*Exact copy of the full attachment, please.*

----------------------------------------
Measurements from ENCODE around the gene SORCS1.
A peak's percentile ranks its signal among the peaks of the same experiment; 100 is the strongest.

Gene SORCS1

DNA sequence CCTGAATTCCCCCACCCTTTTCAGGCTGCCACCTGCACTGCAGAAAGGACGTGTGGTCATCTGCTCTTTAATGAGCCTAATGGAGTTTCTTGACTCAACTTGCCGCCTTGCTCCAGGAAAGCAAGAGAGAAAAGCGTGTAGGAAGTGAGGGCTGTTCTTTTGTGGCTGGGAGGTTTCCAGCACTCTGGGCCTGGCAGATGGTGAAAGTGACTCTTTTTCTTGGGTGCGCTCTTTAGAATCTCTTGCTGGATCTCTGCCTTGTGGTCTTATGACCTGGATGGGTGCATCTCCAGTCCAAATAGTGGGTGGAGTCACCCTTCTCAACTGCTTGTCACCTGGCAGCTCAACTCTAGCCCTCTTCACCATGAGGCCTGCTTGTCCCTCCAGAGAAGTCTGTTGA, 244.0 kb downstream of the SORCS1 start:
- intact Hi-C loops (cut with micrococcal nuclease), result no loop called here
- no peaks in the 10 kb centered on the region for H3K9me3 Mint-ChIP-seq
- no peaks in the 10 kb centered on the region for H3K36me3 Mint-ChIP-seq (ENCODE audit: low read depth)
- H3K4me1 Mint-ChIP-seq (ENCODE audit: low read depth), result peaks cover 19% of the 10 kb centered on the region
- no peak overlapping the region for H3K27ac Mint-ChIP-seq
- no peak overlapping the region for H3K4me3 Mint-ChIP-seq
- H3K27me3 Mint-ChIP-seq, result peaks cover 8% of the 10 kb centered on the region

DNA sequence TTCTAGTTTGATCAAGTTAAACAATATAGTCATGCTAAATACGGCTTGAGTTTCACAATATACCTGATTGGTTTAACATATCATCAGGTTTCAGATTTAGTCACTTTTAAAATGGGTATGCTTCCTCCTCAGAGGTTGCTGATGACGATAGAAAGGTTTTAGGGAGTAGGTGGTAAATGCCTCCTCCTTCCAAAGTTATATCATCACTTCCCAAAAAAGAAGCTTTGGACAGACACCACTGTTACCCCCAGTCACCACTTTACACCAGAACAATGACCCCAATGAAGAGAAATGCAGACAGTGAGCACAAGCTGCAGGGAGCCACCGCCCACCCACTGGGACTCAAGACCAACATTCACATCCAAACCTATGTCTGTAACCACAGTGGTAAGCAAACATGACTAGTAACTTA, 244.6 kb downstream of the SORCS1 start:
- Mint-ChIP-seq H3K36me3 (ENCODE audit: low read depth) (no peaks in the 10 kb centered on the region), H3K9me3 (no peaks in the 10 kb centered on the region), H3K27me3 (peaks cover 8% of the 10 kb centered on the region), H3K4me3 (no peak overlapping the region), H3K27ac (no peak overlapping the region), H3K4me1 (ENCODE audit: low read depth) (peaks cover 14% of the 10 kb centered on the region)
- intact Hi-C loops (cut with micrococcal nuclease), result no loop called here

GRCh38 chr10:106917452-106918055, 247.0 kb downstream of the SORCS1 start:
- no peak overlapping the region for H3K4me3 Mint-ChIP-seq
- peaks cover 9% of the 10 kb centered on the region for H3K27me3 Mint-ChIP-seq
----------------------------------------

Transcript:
Measurements from ENCODE around the gene SORCS1.
A peak's percentile ranks its signal among the peaks of the same experiment; 100 is the strongest.

Gene SORCS1

DNA sequence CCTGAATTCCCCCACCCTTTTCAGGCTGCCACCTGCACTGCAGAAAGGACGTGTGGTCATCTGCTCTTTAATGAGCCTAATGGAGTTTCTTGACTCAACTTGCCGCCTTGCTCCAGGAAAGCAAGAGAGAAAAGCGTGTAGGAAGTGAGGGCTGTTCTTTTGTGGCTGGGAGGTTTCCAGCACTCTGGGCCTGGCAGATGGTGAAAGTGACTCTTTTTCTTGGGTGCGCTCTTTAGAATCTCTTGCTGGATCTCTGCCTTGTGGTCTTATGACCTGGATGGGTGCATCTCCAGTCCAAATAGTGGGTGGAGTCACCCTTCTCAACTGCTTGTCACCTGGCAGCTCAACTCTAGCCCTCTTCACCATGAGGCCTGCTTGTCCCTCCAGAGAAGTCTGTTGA, 244.0 kb downstream of the SORCS1 start:
- intact Hi-C loops (cut with micrococcal nuclease), result no loop called here
- no peaks in the 10 kb centered on the region for H3K9me3 Mint-ChIP-seq
- no peaks in the 10 kb centered on the region for H3K36me3 Mint-ChIP-seq (ENCODE audit: low read depth)
- H3K4me1 Mint-ChIP-seq (ENCODE audit: low read depth), result peaks cover 19% of the 10 kb centered on the region
- no peak overlapping the region for H3K27ac Mint-ChIP-seq
- no peak overlapping the region for H3K4me3 Mint-ChIP-seq
- H3K27me3 Mint-ChIP-seq, result peaks cover 8% of the 10 kb centered on the region

DNA sequence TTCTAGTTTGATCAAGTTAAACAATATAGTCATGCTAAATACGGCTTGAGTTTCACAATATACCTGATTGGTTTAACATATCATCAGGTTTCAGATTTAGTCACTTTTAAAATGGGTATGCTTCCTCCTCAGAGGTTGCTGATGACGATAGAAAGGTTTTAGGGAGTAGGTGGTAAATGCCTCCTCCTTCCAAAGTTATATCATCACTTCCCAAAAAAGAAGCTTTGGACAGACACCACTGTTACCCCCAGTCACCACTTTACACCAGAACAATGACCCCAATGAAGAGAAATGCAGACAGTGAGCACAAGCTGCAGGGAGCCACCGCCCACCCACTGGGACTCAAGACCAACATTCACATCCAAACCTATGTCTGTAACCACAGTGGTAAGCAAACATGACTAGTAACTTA, 244.6 kb downstream of the SORCS1 start:
- Mint-ChIP-seq H3K36me3 (ENCODE audit: low read depth) (no peaks in the 10 kb centered on the region), H3K9me3 (no peaks in the 10 kb centered on the region), H3K27me3 (peaks cover 8% of the 10 kb centered on the region), H3K4me3 (no peak overlapping the region), H3K27ac (no peak overlapping the region), H3K4me1 (ENCODE audit: low read depth) (peaks cover 14% of the 10 kb centered on the region)
- intact Hi-C loops (cut with micrococcal nuclease), result no loop called here

GRCh38 chr10:106917452-106918055, 247.0 kb downstream of the SORCS1 start:
- no peak overlapping the region for H3K4me3 Mint-ChIP-seq
- peaks cover 9% of the 10 kb centered on the region for H3K27me3 Mint-ChIP-seq